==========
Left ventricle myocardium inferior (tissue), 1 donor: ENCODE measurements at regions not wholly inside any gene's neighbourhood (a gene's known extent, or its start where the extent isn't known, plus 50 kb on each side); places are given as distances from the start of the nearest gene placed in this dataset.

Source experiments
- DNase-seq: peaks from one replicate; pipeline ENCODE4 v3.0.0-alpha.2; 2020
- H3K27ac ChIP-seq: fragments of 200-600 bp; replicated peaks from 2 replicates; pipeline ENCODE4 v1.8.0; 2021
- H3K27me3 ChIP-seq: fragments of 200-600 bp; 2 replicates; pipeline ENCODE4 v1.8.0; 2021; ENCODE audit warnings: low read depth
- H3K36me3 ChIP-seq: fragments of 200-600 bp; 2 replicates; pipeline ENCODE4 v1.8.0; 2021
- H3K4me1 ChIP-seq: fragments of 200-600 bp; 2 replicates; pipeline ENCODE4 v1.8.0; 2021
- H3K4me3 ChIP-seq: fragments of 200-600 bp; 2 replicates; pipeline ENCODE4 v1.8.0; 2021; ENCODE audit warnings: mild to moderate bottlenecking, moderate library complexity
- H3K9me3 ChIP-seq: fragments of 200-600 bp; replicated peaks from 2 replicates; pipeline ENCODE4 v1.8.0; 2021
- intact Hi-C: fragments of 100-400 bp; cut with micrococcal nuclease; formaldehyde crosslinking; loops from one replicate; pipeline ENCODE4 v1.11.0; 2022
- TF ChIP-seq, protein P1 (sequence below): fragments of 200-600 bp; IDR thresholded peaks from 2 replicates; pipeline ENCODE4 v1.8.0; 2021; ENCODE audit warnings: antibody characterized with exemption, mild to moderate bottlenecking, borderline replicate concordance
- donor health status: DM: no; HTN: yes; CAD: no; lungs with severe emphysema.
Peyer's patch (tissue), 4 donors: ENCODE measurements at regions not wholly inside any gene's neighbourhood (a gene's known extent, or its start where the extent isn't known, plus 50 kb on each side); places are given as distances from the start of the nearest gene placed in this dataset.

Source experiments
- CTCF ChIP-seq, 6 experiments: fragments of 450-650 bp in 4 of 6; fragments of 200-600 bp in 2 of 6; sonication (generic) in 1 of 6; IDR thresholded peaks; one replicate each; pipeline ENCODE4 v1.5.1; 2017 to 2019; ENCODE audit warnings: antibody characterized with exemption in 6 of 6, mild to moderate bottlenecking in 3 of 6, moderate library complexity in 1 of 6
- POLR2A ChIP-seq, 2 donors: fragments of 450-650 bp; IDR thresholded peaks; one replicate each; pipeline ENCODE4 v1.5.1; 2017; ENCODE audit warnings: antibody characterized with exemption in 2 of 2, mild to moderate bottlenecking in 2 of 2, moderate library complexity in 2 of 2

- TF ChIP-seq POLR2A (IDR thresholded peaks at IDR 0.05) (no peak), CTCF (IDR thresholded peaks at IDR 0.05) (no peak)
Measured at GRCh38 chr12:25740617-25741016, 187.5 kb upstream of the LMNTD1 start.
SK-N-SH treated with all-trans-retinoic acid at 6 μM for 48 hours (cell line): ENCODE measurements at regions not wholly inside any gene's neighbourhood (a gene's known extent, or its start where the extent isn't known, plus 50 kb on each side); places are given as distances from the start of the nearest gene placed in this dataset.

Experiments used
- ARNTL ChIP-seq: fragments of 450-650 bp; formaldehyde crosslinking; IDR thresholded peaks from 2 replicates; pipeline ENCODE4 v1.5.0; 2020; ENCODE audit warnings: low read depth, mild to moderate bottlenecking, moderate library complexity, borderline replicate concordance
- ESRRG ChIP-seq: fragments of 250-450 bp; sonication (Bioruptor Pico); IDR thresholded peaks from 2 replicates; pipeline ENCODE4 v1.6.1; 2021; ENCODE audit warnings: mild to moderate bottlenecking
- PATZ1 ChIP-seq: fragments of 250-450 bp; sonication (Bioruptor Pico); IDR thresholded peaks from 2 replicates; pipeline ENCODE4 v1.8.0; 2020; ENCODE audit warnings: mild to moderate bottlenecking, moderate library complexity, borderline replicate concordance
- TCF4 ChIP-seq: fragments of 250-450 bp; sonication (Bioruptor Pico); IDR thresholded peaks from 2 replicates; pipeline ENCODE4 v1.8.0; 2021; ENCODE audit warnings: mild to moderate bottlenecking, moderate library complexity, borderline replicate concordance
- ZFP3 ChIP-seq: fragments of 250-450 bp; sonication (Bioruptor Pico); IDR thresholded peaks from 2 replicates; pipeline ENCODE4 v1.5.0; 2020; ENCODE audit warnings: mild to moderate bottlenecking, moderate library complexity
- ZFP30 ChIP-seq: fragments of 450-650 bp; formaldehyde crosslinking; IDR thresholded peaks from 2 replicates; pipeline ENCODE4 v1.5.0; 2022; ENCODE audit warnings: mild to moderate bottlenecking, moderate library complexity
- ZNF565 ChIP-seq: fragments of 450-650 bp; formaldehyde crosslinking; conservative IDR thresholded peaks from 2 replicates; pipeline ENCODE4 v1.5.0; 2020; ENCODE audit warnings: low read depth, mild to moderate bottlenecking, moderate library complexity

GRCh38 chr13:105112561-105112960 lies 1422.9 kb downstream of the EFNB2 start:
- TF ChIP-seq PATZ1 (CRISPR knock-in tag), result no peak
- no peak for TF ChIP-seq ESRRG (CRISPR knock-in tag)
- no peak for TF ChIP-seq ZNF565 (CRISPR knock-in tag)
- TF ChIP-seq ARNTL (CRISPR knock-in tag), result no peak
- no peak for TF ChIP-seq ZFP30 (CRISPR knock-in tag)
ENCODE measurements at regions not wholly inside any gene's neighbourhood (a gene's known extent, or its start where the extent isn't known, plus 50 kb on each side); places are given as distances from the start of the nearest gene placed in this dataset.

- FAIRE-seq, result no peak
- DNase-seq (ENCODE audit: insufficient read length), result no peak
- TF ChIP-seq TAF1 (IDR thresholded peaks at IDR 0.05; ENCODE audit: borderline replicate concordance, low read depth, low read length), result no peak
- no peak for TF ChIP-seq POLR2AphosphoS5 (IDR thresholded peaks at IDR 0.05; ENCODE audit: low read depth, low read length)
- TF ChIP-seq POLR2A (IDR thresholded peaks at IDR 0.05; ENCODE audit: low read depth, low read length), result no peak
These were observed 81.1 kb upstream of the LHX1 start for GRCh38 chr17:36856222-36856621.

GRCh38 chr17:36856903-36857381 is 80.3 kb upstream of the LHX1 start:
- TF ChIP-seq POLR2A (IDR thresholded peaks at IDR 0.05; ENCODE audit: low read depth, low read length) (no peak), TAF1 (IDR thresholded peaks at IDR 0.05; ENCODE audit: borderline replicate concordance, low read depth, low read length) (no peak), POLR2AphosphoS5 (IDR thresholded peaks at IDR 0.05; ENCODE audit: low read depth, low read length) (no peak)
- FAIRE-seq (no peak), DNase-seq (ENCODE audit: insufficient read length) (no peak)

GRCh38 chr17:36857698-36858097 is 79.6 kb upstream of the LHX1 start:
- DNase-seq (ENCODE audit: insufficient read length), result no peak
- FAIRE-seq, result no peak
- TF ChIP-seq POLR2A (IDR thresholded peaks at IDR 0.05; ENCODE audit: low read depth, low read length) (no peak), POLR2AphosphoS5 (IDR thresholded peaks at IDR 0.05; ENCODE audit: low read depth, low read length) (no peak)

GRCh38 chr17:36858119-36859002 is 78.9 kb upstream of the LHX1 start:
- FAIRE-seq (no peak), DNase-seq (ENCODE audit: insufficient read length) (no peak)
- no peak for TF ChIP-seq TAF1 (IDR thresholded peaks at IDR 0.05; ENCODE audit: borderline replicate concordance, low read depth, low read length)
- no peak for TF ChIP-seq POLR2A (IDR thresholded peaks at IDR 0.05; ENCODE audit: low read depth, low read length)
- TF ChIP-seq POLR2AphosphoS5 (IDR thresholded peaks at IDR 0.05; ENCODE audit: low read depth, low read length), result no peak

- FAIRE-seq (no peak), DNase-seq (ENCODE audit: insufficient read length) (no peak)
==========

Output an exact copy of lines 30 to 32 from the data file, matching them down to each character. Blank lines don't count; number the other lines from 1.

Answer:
- no peak for TF ChIP-seq ESRRG (CRISPR knock-in tag)
- no peak for TF ChIP-seq ZNF565 (CRISPR knock-in tag)
- TF ChIP-seq ARNTL (CRISPR knock-in tag), result no peak